Hostile Aggression Case
Timothy Lee Forbes showed hostile aggression by biting part of the coach’s ear. Lee also punched the coach of the winning team, making Jose Feliciano undergo surgery. Hostile aggression is an intentional attack on someone with the core objective of inflicting pain (Keatley et al., 2017). It is motivated by anger, and the resultant effect is seeing someone in pain. Timothy Lee Forbes was furious to see his team lose. Therefore, he resorted to attacking the opponent’s coach, who was celebrating their victory. Hostile aggression makes an individual have an impractical goal. Lee seeing the coach’s ear-bleeding was the practicality that was behind his hostility.
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Consequences of Hostile Aggression
The consequences of such aggressions are affiliated with sportsmanship and character emphasis. These actions fall under the “emphasize character and sportsmanship” category because the parents were fanatics of their kids or their teams to the extent of showing some form of aggression to their opponents. For instance, Timothy Lee Forbes biting the coach and making him go for an operation made him face the charges and a sentence of 4 years in prison. Hostility engraved in sportsmanship makes the losing fanatics embrace some form of negativity that spurs a war in most cases. Such fans can engage in stone-throwing or attacking the winning side fans to make them feel the pain they are undergoing in seeing their team lose a match or game.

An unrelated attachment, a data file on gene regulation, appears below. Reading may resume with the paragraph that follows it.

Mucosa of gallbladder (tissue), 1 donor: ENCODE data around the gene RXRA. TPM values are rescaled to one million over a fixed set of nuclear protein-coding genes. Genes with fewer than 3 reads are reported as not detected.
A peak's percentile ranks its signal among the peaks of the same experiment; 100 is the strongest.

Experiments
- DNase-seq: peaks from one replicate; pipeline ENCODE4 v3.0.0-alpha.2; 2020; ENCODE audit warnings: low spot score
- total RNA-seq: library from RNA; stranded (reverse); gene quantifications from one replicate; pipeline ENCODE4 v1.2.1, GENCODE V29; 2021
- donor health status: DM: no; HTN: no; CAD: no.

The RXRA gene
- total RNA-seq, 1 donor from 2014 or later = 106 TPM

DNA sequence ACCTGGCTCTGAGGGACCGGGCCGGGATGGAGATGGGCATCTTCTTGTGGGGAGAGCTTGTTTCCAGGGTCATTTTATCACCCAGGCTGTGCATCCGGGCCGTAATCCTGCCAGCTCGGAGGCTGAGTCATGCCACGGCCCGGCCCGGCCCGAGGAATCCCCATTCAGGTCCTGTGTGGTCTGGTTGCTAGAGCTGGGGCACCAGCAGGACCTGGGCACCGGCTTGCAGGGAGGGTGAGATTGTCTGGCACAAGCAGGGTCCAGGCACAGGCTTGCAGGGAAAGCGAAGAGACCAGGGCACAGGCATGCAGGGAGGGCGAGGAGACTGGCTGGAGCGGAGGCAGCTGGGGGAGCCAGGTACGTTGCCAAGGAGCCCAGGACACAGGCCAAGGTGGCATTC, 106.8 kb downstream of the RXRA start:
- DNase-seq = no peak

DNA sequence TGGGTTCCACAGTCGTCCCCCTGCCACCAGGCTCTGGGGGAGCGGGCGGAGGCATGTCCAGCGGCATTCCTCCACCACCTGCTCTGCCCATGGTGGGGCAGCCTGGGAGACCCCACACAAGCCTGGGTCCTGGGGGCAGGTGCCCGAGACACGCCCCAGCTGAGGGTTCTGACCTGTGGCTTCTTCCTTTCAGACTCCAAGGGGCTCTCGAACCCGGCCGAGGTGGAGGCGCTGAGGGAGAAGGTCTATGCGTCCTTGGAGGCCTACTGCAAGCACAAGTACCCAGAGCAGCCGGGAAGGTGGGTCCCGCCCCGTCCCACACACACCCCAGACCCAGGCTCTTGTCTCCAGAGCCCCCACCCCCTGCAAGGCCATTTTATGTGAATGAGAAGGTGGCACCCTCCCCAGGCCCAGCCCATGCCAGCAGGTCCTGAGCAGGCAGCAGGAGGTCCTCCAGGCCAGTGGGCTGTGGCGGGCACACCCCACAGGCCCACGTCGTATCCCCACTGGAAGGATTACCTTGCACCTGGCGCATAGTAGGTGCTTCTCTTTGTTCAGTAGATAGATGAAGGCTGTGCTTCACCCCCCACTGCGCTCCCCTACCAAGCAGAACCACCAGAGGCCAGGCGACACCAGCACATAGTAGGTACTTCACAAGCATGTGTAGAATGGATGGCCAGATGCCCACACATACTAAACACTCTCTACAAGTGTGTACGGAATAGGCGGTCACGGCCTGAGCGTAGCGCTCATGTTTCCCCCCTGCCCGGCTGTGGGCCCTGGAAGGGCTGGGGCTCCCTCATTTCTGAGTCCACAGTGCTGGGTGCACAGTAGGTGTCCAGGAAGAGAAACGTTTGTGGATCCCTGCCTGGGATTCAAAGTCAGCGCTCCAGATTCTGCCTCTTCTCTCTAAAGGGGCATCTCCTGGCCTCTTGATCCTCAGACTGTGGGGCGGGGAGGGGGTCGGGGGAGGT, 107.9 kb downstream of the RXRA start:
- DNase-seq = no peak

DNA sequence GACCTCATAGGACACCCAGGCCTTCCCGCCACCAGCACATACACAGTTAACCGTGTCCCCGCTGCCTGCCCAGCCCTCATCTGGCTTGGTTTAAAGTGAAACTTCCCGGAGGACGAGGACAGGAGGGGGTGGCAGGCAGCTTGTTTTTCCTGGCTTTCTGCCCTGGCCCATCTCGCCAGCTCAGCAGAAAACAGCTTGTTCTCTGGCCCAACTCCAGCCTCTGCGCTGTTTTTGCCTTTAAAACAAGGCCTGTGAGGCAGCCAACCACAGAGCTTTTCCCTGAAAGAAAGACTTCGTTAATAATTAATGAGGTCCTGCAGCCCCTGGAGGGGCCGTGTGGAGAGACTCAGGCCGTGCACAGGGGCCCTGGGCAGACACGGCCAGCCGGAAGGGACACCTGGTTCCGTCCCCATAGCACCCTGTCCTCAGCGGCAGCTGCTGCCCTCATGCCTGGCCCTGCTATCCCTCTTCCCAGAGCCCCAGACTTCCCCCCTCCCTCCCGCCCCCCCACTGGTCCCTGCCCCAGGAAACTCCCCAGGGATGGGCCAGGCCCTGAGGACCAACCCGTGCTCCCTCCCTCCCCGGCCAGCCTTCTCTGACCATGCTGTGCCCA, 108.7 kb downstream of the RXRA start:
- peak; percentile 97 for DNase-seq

Factors that affect Hostile Aggression
The factors that affect aggression include individual traits and mental health. People who are like sports too much can become aggressive in some circumstances. Some of them move the aggression to extreme levels, for example, to murder. People have different levels of understanding that sports must have a winner and a loser. People who have one-way thinking traits have individualistic traits or mental problems (Keatley et al., 2017). Such people are the ones who assist their kids with extra loopholes to enable them to win a game, while others attack the coach and bite their ears or try to kill them.
Keatley, D. A., Allom, V., & Mullan, B. (2017). The effects of implicit and explicit self-control on self-reported aggression. Personality and Individual Differences, 107, 154-158.